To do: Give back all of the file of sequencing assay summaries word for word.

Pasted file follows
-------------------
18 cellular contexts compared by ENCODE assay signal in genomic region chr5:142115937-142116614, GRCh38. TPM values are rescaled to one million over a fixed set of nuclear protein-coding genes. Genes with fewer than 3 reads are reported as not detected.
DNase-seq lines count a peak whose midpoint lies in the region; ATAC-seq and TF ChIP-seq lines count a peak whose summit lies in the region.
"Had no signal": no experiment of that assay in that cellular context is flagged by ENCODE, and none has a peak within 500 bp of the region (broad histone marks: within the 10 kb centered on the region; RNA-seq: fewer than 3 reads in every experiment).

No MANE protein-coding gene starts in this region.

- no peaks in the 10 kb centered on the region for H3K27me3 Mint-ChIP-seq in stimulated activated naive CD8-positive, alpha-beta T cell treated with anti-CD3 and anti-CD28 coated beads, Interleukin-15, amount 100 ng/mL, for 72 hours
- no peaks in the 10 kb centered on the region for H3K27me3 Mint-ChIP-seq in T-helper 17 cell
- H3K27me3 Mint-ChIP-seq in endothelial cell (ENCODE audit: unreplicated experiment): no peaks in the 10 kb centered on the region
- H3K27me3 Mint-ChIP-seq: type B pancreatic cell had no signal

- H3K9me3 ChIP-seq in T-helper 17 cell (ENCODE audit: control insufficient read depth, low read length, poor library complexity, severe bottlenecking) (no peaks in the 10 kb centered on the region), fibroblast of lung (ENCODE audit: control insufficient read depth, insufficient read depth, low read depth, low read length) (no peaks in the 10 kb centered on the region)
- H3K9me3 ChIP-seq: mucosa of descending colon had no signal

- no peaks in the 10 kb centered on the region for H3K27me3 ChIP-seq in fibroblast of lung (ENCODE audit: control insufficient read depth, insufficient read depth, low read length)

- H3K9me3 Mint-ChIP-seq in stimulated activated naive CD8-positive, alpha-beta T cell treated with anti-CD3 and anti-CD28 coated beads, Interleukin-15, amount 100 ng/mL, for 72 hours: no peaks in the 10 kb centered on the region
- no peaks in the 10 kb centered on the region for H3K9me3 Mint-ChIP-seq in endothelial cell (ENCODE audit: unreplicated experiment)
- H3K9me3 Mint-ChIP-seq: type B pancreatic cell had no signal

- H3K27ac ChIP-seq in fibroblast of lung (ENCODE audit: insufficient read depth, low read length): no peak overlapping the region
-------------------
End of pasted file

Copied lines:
18 cellular contexts compared by ENCODE assay signal in genomic region chr5:142115937-142116614, GRCh38. TPM values are rescaled to one million over a fixed set of nuclear protein-coding genes. Genes with fewer than 3 reads are reported as not detected.
DNase-seq lines count a peak whose midpoint lies in the region; ATAC-seq and TF ChIP-seq lines count a peak whose summit lies in the region.
"Had no signal": no experiment of that assay in that cellular context is flagged by ENCODE, and none has a peak within 500 bp of the region (broad histone marks: within the 10 kb centered on the region; RNA-seq: fewer than 3 reads in every experiment).

No MANE protein-coding gene starts in this region.

- no peaks in the 10 kb centered on the region for H3K27me3 Mint-ChIP-seq in stimulated activated naive CD8-positive, alpha-beta T cell treated with anti-CD3 and anti-CD28 coated beads, Interleukin-15, amount 100 ng/mL, for 72 hours
- no peaks in the 10 kb centered on the region for H3K27me3 Mint-ChIP-seq in T-helper 17 cell
- H3K27me3 Mint-ChIP-seq in endothelial cell (ENCODE audit: unreplicated experiment): no peaks in the 10 kb centered on the region
- H3K27me3 Mint-ChIP-seq: type B pancreatic cell had no signal

- H3K9me3 ChIP-seq in T-helper 17 cell (ENCODE audit: control insufficient read depth, low read length, poor library complexity, severe bottlenecking) (no peaks in the 10 kb centered on the region), fibroblast of lung (ENCODE audit: control insufficient read depth, insufficient read depth, low read depth, low read length) (no peaks in the 10 kb centered on the region)
- H3K9me3 ChIP-seq: mucosa of descending colon had no signal

- no peaks in the 10 kb centered on the region for H3K27me3 ChIP-seq in fibroblast of lung (ENCODE audit: control insufficient read depth, insufficient read depth, low read length)

- H3K9me3 Mint-ChIP-seq in stimulated activated naive CD8-positive, alpha-beta T cell treated with anti-CD3 and anti-CD28 coated beads, Interleukin-15, amount 100 ng/mL, for 72 hours: no peaks in the 10 kb centered on the region
- no peaks in the 10 kb centered on the region for H3K9me3 Mint-ChIP-seq in endothelial cell (ENCODE audit: unreplicated experiment)
- H3K9me3 Mint-ChIP-seq: type B pancreatic cell had no signal

- H3K27ac ChIP-seq in fibroblast of lung (ENCODE audit: insufficient read depth, low read length): no peak overlapping the region